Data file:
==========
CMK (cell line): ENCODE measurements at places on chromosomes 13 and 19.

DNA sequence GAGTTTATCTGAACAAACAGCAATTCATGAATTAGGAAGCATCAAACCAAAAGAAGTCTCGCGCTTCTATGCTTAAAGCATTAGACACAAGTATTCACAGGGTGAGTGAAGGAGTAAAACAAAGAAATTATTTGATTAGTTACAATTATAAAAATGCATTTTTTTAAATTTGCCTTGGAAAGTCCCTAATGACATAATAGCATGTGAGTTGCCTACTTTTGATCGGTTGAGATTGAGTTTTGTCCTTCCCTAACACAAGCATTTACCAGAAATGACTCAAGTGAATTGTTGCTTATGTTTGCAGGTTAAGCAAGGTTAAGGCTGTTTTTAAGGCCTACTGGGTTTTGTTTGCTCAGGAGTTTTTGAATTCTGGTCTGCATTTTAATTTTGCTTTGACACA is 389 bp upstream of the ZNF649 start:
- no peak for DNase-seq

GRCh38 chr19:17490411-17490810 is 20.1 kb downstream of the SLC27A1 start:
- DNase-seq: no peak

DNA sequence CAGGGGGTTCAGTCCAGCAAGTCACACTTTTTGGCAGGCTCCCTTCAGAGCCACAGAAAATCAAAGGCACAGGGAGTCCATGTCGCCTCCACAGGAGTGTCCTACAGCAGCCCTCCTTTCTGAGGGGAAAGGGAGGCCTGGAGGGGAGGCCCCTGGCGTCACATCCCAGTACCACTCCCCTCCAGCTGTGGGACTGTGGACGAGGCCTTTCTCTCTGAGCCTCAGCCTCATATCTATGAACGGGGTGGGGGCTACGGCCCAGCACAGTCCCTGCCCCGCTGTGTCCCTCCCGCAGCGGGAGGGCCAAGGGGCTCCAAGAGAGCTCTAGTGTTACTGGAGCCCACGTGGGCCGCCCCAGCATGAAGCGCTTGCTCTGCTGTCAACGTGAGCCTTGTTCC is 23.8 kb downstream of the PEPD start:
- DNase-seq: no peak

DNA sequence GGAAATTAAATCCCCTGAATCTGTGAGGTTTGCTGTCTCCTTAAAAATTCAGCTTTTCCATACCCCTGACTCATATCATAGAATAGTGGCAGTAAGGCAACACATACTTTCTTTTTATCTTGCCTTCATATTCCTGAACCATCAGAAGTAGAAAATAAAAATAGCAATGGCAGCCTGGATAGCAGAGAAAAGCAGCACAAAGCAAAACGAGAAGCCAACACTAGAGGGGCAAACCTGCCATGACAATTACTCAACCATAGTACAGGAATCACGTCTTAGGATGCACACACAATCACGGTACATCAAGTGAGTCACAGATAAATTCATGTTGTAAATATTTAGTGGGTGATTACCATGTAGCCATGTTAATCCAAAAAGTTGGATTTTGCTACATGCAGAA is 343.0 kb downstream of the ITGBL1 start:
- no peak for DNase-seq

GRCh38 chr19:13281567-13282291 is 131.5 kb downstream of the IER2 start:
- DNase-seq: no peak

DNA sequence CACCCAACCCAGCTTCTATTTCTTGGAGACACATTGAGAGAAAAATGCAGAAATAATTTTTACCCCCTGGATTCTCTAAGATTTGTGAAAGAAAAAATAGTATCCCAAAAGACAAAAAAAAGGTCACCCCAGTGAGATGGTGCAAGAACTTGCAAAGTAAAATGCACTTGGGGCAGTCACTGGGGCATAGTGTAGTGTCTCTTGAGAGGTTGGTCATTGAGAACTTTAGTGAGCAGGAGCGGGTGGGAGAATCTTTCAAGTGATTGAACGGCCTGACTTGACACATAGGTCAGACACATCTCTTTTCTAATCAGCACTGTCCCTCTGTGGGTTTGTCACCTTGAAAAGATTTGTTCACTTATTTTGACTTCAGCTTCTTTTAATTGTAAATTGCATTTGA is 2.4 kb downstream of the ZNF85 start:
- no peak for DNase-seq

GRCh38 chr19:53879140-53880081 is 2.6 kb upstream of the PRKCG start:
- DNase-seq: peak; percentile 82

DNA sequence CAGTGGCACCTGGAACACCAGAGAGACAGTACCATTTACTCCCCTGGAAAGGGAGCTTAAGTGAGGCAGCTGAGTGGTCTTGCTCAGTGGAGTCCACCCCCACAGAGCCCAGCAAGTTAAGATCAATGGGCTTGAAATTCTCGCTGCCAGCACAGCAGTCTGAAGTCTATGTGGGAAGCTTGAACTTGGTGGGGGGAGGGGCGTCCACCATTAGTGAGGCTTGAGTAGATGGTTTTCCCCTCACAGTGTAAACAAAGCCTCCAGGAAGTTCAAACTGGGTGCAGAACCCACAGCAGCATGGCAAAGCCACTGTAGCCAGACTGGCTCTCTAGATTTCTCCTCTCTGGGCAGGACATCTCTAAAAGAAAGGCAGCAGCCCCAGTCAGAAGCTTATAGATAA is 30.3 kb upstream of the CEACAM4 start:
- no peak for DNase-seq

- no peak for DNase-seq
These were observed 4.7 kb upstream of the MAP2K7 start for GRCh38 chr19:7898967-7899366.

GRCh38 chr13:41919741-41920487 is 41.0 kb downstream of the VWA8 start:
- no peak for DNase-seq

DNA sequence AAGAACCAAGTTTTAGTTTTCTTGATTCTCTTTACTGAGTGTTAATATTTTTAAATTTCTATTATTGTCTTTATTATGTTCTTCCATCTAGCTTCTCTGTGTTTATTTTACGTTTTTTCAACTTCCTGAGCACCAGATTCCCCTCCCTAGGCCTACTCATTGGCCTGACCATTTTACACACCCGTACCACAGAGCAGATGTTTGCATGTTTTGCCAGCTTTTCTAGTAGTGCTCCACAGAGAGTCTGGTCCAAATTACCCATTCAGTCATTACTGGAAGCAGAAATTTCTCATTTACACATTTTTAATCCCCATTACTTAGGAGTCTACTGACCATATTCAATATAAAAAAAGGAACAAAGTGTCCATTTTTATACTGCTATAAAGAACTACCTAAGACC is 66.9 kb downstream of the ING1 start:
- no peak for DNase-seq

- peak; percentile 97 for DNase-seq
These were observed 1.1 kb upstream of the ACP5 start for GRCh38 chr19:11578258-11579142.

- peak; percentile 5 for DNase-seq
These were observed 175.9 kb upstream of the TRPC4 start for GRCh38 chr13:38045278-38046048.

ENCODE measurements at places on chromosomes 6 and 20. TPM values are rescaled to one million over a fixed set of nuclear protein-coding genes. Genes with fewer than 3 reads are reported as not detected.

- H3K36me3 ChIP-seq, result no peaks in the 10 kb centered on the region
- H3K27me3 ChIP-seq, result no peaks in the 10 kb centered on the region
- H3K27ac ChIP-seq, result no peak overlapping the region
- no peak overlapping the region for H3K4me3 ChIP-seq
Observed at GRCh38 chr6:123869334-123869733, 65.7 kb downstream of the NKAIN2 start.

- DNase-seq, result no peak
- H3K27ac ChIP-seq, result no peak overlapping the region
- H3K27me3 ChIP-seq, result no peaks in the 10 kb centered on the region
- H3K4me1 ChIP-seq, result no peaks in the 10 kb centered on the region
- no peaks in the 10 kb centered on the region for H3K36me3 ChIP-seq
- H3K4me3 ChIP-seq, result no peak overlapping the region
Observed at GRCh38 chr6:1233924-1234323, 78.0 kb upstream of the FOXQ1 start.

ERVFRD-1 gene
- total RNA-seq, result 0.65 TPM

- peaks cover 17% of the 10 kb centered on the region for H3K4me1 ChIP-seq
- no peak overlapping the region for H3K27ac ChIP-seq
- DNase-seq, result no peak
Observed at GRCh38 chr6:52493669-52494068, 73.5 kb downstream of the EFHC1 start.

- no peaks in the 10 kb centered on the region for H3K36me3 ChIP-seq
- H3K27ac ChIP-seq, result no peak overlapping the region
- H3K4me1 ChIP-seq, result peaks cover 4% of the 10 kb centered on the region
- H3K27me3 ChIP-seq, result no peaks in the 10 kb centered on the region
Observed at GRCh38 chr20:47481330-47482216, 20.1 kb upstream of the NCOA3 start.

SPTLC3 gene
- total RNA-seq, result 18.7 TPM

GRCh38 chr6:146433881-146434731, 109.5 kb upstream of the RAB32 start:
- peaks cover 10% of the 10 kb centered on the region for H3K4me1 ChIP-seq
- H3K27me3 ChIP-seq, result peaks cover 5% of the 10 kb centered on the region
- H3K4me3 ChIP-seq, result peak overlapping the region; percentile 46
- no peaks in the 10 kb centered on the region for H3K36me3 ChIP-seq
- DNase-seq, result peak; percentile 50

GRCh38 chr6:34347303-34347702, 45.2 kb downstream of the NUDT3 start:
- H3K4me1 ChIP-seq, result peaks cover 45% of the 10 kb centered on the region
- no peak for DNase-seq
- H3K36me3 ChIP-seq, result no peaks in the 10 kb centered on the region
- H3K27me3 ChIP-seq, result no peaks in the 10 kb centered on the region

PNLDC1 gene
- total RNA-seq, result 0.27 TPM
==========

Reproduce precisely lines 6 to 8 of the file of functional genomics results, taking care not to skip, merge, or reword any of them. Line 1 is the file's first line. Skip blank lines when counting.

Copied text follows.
DNA sequence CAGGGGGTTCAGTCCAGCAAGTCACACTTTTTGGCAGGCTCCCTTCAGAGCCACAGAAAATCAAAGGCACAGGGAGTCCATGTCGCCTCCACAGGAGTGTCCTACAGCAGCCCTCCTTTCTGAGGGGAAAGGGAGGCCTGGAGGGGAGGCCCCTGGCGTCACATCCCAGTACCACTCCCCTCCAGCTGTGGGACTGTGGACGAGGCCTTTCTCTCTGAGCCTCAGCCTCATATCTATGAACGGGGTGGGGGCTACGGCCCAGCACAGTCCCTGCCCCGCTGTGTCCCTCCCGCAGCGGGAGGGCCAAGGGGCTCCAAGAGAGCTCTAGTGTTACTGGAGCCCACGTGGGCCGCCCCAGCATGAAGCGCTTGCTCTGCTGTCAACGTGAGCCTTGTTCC is 23.8 kb downstream of the PEPD start:
- DNase-seq: no peak

DNA sequence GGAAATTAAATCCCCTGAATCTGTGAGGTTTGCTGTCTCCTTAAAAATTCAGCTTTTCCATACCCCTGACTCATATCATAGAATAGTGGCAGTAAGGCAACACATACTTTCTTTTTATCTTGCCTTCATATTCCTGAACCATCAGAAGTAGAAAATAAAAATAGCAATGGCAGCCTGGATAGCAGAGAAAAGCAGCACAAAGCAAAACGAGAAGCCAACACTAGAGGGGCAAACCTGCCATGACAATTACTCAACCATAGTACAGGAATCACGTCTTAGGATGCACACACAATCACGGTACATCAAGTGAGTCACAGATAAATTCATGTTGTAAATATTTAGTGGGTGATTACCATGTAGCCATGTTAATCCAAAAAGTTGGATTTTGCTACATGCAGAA is 343.0 kb downstream of the ITGBL1 start: